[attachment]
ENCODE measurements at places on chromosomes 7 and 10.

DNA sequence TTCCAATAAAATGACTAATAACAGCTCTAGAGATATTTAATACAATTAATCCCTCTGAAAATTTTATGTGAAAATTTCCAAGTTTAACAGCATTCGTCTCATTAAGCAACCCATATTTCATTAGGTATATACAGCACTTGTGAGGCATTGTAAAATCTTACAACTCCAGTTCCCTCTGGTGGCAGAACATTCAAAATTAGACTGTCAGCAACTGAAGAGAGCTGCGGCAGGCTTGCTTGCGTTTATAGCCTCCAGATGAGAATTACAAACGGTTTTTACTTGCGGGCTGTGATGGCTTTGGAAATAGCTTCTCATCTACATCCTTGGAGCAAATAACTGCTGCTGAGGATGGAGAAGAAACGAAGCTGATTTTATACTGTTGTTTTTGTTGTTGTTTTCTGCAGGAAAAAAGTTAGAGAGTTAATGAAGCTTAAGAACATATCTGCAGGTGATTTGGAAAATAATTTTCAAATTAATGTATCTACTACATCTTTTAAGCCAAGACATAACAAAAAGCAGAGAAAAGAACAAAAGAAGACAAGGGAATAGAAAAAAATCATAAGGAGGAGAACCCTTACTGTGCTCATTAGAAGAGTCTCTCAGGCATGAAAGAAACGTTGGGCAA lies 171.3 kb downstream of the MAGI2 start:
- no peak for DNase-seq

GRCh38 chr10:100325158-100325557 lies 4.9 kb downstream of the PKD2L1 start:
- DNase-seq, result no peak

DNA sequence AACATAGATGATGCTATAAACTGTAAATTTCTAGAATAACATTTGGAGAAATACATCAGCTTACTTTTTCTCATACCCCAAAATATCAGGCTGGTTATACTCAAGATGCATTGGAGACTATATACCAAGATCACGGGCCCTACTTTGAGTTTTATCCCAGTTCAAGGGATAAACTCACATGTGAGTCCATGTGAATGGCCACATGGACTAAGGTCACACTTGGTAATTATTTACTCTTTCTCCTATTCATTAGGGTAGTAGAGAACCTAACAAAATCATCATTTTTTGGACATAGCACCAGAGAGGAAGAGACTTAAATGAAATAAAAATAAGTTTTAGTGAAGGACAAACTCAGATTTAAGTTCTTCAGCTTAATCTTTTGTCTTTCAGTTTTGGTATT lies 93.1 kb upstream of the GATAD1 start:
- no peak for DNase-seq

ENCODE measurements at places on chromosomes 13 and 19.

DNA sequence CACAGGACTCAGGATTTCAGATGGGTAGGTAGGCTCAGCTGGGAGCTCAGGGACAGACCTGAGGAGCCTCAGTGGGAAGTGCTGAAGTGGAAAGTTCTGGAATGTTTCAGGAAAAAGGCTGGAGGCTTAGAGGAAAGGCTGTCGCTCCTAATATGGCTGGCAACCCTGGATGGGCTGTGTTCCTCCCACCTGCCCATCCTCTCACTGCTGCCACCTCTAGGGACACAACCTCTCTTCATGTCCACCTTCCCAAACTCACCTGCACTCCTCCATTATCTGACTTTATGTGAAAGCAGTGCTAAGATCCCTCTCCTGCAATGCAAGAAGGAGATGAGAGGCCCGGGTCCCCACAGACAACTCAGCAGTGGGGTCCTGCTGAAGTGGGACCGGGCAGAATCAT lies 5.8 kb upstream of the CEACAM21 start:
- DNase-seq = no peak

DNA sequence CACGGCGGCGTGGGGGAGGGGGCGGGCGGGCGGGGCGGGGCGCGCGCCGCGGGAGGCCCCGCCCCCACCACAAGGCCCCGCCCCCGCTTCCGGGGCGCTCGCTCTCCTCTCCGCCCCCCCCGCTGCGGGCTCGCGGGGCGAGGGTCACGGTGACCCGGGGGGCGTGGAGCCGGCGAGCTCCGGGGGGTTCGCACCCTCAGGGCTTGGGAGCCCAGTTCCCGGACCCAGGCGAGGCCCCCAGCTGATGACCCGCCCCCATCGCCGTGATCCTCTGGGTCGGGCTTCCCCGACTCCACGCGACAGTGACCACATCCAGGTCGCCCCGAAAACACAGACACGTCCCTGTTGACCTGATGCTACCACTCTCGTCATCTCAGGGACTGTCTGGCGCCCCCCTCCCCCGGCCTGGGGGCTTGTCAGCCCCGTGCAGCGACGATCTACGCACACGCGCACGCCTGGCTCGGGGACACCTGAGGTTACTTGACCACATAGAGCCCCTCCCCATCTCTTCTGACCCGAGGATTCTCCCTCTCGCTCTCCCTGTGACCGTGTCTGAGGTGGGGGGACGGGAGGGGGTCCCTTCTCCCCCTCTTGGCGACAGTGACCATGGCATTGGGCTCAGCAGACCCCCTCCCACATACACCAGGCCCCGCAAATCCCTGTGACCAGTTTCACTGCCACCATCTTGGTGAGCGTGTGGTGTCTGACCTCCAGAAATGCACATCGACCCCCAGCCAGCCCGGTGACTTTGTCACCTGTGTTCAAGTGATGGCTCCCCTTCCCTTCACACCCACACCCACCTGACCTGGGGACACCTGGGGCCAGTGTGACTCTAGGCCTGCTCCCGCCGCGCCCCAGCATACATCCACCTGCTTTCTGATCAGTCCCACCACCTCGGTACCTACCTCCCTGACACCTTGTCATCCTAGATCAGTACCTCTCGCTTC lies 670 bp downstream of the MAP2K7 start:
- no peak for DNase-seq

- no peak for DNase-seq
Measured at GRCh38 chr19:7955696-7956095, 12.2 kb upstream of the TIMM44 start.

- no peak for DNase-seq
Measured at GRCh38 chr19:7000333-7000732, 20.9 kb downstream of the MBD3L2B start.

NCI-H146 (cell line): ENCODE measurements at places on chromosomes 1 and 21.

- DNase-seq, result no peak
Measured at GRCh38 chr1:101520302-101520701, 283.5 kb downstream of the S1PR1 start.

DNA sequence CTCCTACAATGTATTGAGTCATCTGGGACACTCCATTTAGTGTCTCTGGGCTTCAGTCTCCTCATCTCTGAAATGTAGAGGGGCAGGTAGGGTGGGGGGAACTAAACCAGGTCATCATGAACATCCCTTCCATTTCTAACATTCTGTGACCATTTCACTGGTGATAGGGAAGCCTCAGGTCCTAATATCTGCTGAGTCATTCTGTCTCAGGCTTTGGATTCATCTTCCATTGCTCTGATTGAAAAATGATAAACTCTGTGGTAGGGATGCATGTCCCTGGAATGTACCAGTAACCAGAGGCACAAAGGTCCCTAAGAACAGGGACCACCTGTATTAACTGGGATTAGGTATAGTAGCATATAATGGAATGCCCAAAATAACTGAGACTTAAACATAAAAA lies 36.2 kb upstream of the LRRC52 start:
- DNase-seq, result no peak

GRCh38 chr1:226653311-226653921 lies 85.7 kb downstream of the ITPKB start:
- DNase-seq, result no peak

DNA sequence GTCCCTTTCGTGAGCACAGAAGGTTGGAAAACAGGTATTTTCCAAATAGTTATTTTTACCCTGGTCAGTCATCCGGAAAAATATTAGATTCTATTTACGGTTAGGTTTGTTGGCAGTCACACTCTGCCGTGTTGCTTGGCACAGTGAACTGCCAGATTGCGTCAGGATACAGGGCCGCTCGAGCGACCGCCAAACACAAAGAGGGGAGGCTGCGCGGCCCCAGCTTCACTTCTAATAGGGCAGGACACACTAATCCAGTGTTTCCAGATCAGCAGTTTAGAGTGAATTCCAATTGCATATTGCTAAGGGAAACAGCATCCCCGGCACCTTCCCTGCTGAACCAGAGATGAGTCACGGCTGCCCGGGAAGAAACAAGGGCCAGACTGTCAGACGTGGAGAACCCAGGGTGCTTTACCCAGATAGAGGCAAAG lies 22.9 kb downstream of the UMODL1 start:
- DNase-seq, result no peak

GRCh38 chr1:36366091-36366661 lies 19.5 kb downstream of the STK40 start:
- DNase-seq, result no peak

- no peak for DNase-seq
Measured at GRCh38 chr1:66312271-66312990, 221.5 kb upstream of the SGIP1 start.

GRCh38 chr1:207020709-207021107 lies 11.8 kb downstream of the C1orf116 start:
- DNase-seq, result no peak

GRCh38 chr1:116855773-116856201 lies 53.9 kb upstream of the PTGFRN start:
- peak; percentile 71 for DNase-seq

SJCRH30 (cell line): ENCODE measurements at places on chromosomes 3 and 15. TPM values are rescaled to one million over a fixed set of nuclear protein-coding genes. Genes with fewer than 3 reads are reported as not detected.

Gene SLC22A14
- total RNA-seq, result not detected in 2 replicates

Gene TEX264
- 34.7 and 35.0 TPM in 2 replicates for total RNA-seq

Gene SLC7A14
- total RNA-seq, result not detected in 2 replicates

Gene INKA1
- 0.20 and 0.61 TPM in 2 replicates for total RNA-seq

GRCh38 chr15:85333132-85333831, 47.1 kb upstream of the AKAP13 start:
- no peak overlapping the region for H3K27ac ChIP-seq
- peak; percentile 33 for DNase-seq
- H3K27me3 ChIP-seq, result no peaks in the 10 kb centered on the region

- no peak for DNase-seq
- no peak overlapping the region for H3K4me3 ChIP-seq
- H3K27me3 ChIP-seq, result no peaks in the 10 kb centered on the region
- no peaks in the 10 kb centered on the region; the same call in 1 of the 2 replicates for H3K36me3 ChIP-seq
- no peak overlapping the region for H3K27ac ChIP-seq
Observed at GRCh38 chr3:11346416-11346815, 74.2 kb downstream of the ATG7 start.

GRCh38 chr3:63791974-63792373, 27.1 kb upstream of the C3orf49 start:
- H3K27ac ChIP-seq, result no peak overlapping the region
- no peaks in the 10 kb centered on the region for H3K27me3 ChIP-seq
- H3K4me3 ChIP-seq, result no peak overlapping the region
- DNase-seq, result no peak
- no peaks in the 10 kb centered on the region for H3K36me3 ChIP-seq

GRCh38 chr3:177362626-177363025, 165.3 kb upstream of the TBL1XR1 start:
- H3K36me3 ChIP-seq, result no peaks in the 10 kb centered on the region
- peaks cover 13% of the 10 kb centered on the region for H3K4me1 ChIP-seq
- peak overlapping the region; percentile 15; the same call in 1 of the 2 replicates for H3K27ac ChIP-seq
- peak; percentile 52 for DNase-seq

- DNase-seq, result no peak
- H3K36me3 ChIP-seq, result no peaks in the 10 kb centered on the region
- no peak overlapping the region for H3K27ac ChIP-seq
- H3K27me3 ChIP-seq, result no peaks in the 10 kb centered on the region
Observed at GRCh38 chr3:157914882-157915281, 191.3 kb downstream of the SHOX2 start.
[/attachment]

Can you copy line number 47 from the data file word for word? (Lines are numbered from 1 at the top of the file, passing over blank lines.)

- no peak for DNase-seq